I recently ran across the following scenario. A SQL Server instance had been upgraded from SQL Server 2005 to SQL Server 2008. At the same time, the older physical hardware had been replaced by newer hardware. The DBA who had set up and configured the older server was no longer at the organization, and a new DBA had performed the upgrade. After the upgrade was completed, I was asked to review its configuration. I started by reviewing the various server and database settings, along with the assorted database maintenance jobs, and then I began to ask questions about them.
I was expecting to get specific answers to each of my questions so I could better understand why settings and jobs were configured as they were, but instead, I got the same answer to all my questions: “The settings on the new server were used because they were the same ones used for the older server.” I followed up by asking the DBA if he knew why these particular settings and jobs were chosen in the first place for the older server. The DBA didn’t know, and said, “This is the way we have always done it.”
I just wanted to scream when I heard those words. What the DBA was telling me was that he was not thinking about the implications of how an upgraded version of SQL Server and new hardware could affect how SQL Server is configured. It also told me that the DBA had never bothered to take the time to review the server to see if the settings and jobs configured by the original DBA were even valid in the first place.
As DBAs, it is our job to ensure that all our servers are running as optimally as possible. We can’t just shirk off our responsibility because “this is the way it has already been done.” As DBAs, we need to be proactive. So if you start a new DBA job, don’t assume that the SQL Server instances are correctly configured. Take the time to evaluate each one, and don’t be afraid to challenge the status quo. If you upgrade a server to a new version, or to new hardware, don’t assume that the older settings are still appropriate. And even if you have optimized your SQL Server instances in the past, this doesn’t automatically mean that the original settings are still optimal. Over time, more data is added to databases, and often, different queries are run against the database, which could mean that older settings need to be updated. In other words, SQL Server instances need to be reviewed periodically to see if they are configured appropriately.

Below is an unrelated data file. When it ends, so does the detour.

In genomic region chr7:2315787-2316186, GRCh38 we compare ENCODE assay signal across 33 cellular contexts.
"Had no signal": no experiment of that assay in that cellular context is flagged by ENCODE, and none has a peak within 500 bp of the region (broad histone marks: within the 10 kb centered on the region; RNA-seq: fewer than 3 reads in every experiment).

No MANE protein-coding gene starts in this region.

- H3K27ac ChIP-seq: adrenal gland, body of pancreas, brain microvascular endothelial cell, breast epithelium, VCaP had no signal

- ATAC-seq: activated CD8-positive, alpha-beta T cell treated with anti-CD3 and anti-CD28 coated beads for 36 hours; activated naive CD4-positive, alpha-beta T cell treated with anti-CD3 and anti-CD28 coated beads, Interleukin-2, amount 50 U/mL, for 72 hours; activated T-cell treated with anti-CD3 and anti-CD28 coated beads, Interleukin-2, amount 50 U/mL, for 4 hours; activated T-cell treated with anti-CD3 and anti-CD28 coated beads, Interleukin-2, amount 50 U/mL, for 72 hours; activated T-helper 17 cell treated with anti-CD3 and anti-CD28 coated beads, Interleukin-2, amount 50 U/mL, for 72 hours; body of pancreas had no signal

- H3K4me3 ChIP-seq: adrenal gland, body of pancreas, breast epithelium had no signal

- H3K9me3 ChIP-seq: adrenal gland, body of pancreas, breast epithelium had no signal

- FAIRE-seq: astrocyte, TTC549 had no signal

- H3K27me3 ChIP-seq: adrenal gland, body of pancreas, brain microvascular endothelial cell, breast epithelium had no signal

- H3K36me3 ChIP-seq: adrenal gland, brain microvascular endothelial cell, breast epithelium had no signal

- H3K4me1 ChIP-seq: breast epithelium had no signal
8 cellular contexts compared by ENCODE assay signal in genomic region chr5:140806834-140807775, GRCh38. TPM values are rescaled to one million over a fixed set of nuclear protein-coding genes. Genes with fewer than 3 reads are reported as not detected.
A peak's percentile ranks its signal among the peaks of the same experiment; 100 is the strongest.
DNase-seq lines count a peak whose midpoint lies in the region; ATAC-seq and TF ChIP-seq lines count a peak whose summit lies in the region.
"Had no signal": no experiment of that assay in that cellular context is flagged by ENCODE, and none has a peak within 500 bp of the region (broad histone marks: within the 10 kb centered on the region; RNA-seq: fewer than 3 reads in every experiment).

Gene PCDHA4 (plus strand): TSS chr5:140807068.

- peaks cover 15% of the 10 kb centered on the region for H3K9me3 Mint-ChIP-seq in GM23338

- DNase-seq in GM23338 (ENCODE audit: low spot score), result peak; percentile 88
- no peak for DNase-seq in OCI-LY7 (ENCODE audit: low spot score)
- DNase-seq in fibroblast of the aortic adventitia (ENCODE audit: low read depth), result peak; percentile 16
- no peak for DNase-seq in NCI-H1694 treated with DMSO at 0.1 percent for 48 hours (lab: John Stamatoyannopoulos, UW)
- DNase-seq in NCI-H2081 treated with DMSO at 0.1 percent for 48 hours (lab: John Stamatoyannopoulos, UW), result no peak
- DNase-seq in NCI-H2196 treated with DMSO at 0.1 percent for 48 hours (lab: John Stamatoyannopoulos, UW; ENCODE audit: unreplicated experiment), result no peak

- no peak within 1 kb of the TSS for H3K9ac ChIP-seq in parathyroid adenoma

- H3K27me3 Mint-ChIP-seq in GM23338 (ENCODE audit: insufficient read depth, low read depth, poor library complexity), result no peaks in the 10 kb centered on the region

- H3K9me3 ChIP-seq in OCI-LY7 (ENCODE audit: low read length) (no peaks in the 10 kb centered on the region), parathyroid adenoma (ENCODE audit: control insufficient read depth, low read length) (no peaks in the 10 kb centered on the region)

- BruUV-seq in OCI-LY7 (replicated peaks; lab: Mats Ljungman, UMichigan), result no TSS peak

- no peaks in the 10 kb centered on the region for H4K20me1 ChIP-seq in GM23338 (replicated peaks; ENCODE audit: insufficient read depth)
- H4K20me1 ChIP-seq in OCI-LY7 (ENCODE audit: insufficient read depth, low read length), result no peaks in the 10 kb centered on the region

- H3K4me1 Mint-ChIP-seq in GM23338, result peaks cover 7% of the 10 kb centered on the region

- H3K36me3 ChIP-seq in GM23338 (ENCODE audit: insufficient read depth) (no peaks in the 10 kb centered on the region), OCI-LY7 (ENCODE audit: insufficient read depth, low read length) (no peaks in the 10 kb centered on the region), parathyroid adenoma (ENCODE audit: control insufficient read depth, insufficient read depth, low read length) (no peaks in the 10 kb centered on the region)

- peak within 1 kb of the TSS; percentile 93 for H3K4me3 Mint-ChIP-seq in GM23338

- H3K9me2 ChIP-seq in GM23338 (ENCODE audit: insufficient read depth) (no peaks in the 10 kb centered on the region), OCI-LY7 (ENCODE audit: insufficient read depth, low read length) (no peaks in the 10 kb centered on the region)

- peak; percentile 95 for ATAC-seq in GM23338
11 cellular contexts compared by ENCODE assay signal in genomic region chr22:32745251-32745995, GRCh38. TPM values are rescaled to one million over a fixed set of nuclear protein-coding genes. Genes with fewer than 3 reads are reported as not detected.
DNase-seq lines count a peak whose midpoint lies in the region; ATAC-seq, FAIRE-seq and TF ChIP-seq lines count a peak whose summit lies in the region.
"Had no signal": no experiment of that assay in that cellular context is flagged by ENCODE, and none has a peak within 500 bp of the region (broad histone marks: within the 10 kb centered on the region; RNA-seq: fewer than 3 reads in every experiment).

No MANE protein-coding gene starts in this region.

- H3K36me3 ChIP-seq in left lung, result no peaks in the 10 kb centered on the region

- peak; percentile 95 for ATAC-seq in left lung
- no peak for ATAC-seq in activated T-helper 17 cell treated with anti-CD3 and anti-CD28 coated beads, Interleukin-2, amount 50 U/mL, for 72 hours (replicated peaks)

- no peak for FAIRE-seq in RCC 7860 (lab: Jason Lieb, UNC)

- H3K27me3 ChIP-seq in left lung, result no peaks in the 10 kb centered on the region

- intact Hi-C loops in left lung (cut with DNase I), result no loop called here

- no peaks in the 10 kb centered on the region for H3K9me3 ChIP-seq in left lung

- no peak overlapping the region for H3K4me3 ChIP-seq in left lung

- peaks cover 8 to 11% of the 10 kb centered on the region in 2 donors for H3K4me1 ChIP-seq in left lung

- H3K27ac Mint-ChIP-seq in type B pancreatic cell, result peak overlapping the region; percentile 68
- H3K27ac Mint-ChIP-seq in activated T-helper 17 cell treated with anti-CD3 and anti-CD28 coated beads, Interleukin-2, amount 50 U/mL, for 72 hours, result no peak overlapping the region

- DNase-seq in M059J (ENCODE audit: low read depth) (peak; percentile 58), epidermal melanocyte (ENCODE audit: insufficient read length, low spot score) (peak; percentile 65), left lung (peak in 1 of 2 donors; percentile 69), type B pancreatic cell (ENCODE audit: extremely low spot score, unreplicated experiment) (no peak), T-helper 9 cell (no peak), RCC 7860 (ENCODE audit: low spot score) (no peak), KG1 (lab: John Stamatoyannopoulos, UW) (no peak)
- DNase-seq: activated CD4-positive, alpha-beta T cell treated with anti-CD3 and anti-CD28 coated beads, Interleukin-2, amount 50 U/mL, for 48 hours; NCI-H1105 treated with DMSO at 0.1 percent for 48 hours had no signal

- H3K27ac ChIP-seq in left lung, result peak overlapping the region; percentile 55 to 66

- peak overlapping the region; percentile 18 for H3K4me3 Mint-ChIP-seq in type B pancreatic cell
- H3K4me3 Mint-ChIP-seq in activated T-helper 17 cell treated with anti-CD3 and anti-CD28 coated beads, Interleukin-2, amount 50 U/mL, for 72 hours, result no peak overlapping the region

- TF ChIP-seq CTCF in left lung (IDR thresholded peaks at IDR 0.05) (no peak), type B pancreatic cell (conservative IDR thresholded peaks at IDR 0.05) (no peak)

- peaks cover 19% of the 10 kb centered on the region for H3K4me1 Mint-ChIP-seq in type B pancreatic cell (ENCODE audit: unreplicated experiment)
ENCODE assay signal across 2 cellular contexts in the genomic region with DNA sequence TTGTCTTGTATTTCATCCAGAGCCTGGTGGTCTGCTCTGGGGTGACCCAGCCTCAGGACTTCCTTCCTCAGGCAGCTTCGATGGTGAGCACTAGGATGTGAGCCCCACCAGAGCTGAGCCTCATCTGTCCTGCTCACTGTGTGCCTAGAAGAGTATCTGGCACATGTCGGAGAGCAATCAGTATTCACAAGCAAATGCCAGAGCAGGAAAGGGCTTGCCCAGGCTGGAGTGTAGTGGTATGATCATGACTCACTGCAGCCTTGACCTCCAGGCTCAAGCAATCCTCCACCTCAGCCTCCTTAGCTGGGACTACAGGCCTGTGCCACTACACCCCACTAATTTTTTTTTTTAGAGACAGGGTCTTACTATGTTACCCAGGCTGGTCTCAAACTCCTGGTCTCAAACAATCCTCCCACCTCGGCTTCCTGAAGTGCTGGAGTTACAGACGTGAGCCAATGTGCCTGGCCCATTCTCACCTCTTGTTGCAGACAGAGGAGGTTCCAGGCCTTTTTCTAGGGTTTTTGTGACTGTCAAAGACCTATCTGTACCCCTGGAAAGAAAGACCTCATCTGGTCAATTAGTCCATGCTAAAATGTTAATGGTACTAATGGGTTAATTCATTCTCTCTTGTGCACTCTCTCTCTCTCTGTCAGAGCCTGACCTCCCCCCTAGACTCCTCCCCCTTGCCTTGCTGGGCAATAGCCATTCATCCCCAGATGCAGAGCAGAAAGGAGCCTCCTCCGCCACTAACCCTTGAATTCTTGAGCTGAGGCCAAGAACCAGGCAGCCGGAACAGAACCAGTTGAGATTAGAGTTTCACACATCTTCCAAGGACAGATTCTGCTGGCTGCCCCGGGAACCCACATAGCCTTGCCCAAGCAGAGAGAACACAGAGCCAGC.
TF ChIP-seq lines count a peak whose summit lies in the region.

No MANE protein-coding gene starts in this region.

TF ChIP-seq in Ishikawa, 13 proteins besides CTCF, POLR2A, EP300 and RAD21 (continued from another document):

So the next time that someone asks you how your SQL Server instances are configured, be sure you can tell them exactly why the server is configured as it is. Anything less, then you aren’t doing your job.
What do you think?
8 thoughts on “But We Have Always Done It That Way”
Well said and not limited to DBAs.
Brad, excellent advise.
Was this a government agency? A few years ago I worked as a contractor for a government agency. Every time I asked why are you doing it that way? I got the same answer, “We always do it that way”.
At first it I was not questioning, more trying to learn the system and why they were doing things the way they were.
When it seemed the same answer was given repeatedly, I started to really question and investigate. I then made suggestions in such a way as to spark interest on some things. This eventually lead to change but somethings stayed the same.
This wasn’t a government agency, but I can imagine that this problem is even worse in the public sector than it is in the private sector.
When you do everything “by the book”, is it your fault if nobody ever thinks about updating “the book”?
I’ve seen this a lot, especially in government. There’s a tendency to let inertia drive system operations among those whose jobs are pretty much guaranteed. (I know, this isn’t just a government problem.)
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Brad’s argument is common sense, but I’ve seen managers argue not to waste the time exploring new settings as the old DBA’s settings have always worked in the past.
I often use this site as a check list: http://www.brentozar.com/archive/2008/03/sql-server-2005-setup-checklist-part-1-before-the-install.
If anyone know any other good articles, please feel free to add them here.
Its all about thinking about your work as if at any time someone could come up and challenge it. If you have an answer or justification, right or wrong it doesn’t matter, thats the point of the challenge.. but the cardinal sin is not having an answer at all !!
I greatly agree with Rob, the DBA needs to think, and not just automatically accept the status quo.The status quo might be perfectly fine, but the DBA doesn’t know until he or she has evaluated the status quo, and determined what is appropriate. This evaluation may include reading existing documentation, asking questions, trial and error (on a test machine), or using their own experience as being a DBA. As a proactive DBA, I would also challenge a manager who told me to keep things as they are, without question. I would make my own independent evaluation, and if required, get the permission of the manager to made the change. If I found the manager was making many poor choices, and I couldn’t persuade him to make the correct choices, then most likely I would be looking for another job.
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